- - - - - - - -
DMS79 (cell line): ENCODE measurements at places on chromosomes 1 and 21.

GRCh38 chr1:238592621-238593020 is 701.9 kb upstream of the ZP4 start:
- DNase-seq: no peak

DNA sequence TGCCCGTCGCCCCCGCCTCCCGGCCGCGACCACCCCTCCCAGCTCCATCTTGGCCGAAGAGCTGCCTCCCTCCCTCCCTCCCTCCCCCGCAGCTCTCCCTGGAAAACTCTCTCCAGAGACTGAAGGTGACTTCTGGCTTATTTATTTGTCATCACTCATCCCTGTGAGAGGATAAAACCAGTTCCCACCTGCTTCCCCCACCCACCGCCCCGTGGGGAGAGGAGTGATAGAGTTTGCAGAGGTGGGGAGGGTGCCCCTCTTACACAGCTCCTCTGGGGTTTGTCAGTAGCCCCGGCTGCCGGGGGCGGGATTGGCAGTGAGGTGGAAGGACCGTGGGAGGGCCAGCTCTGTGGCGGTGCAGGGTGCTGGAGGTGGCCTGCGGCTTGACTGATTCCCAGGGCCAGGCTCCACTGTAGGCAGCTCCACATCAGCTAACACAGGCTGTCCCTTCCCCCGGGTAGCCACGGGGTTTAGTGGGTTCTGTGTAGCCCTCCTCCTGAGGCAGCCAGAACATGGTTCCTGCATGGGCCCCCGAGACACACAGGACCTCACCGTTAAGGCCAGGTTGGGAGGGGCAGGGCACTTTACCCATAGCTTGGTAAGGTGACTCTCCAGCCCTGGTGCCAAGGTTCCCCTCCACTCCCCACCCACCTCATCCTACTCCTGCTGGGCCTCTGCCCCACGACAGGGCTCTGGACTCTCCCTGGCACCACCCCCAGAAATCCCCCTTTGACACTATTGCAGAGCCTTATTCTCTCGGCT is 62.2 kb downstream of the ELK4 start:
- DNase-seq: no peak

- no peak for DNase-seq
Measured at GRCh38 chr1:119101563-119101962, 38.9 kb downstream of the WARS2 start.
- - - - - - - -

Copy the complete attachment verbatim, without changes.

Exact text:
DMS79 (cell line): ENCODE measurements at places on chromosomes 1 and 21.

GRCh38 chr1:238592621-238593020 is 701.9 kb upstream of the ZP4 start:
- DNase-seq: no peak

DNA sequence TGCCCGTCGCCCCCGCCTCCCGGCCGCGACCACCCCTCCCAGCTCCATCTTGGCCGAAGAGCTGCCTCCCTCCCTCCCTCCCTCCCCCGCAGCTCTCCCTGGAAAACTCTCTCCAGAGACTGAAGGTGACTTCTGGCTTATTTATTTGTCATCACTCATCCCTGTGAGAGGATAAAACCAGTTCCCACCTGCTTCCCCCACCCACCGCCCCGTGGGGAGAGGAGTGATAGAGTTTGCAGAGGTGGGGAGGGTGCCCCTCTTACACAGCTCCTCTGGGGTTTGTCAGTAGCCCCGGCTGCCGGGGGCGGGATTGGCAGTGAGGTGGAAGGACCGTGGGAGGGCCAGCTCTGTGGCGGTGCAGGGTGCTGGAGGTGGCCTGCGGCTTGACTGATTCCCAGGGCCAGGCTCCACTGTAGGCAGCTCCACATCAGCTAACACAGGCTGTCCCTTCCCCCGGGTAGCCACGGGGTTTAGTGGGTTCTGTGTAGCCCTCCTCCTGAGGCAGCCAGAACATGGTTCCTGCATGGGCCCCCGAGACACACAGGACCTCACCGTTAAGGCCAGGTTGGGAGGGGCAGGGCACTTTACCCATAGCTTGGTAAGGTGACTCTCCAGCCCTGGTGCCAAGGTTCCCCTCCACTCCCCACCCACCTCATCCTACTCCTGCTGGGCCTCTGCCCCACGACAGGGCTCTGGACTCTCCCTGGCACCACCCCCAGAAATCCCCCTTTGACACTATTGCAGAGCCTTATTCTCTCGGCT is 62.2 kb downstream of the ELK4 start:
- DNase-seq: no peak

- no peak for DNase-seq
Measured at GRCh38 chr1:119101563-119101962, 38.9 kb downstream of the WARS2 start.